"In Search of Adventure" is somewhat loosely organized into 13 chapters. Their headings give some sense of the range and attitude of the book as a whole: Simply Amazing, So That's How It Works, Mistaken Identity, Serendipity and Friendship, Global Issues & Viewpoints, Boy Was I a Bonehead or What? Intimacy, Inner Quest, Intrepid Archetypes, Trampled Underfoot, Beginnings, Thrifty Travel Savvy and Going Home.

The stories cover just about every aspect of adventurous travel -- the gamut of health problems, cultural gaps and gaffes, gritty hardships and life-changing connections.

The problem with the collection is that, as with most odysseys, the final product is wildly varied. There are a number of indifferent meals and forgettable monuments, some illuminating encounters and indelible lessons, a few seemingly endless nights set to the high whine of mosquitoes and a few real epiphanies.

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The story we excerpt today, "Santorini Style," is, to my mind, the star of the book. Other stories I particularly enjoyed include Tim Cahill's tale of a horseback trip across Mongolia to collect hair samples (don't ask -- just remember that anything by Tim Cahill is worth reading); Anne Cushman's story about lugging an expensive Powerbook through electricity-less villages in India ("as overqualified and useless as a Ph.D. at an orgy"); Mary Roach's account of the annual tomato-throwing festival in Bunol, Spain; and Jay Golden's tale of willing his way into India without a visa.

All in all, the anthology has a kind of home-grown feel to it. The text is marred here and there by grammatical hiccups and typographical errors. And there is a laxness to the prose that rankles the editor in me. Very few of the pieces really work as stories. Many are disconnected snippets or scenes. The pieces that are long enough to allow character and plot development often don't seem to go anywhere, or take so long getting there that I lose interest.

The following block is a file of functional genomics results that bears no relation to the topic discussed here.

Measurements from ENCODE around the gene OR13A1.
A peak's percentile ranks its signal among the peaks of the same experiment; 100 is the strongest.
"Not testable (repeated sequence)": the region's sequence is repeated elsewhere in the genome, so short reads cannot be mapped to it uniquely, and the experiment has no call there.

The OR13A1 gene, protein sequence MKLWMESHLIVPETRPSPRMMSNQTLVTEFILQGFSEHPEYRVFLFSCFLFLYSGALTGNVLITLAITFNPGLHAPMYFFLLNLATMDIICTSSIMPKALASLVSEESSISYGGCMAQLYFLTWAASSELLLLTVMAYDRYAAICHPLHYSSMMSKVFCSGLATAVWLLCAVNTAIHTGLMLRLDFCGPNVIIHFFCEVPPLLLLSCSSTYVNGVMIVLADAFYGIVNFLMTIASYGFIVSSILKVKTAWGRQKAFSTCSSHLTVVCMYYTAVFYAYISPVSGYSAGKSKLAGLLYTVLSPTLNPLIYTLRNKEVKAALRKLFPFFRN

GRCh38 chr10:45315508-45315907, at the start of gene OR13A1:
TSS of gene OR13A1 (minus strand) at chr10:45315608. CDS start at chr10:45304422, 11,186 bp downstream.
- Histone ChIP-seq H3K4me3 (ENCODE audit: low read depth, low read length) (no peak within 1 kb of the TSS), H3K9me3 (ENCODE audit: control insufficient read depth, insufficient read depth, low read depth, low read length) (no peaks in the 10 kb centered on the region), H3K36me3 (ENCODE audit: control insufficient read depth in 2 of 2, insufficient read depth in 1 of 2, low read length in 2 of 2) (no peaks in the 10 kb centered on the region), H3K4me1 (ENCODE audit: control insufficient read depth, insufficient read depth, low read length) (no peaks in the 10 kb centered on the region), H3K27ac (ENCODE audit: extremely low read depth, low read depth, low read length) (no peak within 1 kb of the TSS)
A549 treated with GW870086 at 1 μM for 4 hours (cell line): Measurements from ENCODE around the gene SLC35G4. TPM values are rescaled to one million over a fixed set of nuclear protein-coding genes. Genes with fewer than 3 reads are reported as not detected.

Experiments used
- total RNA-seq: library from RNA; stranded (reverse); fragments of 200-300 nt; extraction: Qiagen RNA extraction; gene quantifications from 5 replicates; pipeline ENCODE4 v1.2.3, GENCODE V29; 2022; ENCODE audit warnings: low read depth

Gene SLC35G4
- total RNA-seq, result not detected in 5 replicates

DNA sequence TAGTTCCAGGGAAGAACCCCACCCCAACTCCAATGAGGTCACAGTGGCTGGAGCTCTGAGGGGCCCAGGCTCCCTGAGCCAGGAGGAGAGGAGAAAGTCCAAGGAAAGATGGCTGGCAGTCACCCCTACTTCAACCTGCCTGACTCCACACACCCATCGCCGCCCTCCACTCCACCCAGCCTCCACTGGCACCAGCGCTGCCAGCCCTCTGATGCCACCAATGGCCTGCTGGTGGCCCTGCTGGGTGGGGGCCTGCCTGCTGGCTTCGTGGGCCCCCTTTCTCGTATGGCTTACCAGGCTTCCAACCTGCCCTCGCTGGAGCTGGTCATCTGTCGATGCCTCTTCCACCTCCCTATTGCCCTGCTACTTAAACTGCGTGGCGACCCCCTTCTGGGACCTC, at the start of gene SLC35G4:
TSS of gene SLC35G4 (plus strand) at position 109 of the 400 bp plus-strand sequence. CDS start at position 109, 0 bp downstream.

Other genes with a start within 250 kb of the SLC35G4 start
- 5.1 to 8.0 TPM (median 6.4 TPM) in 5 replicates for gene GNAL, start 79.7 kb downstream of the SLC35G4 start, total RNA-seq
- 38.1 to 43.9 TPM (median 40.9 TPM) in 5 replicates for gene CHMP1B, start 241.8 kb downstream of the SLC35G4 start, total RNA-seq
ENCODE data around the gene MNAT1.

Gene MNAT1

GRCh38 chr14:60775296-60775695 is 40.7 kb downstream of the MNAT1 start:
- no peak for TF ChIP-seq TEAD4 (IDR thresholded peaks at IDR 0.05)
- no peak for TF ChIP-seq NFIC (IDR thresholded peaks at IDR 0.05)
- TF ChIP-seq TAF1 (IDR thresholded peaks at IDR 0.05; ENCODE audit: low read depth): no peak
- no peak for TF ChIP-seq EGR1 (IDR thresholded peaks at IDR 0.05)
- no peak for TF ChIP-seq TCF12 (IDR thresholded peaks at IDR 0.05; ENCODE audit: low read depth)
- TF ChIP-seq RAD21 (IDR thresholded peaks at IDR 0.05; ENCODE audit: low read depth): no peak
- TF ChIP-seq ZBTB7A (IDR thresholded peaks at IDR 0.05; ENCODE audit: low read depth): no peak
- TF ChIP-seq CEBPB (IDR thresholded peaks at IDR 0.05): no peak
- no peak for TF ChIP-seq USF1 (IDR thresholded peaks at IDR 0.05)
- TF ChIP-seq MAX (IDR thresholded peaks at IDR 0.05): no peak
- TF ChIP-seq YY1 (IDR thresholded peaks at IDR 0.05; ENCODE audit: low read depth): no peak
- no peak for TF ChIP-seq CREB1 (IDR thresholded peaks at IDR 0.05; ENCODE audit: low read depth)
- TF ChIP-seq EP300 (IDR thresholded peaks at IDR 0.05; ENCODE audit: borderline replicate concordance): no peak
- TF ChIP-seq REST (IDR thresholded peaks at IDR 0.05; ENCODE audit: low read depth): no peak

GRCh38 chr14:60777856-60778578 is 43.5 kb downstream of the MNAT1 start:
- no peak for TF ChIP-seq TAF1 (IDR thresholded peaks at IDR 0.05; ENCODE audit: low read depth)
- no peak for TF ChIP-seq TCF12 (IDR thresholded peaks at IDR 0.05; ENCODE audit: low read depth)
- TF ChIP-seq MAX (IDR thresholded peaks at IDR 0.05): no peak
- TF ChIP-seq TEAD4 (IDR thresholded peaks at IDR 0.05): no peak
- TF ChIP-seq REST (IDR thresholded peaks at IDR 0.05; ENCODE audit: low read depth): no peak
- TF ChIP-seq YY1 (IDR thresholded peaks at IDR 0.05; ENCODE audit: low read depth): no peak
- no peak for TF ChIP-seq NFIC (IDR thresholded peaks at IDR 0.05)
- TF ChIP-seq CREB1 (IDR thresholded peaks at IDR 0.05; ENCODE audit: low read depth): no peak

But if I listen to just the editor in me, I miss the point. If you think of this anthology as a campfire compendium, the kind of journal-cum-jam-session story-swapping that backpackers around the world indulge in, then you can forgive the editorial lapses. The traveler in me revels in these tales of fellow adventurers hungering around the globe in search of challenges, encounters, mind-widening and spirit-tempering journeys.

Reading this book makes me recall all kinds of people and places -- I think of the mysterious white woman I saw combing long blond hair on a sunny porch in the middle of the Sumatran jungle, a dream vision glimpsed from a bus window; of the spiders bigger than dinner platters that bobbed between trees on my first night in Dar-es-Salaam; of the enchanting woman who met me in the elevator of a hotel in Malacca as if she had been waiting for me, gave me a three-hour tour of the town and then suddenly said she had to leave to meet her husband; of the afternoon I galloped on an Arabian stallion into the Sahara, until the world became an endless sea of sand.

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All these come rushing back to me. And that's the real strength of this book -- that the editors had the courage to embark on this border-crossing adventure in publishing and lived to bring back a collection of extraordinary memories, memories that conjure our own most moving journeys and make us hunger for more.


Don George

Don George is the editor of Salon Travel.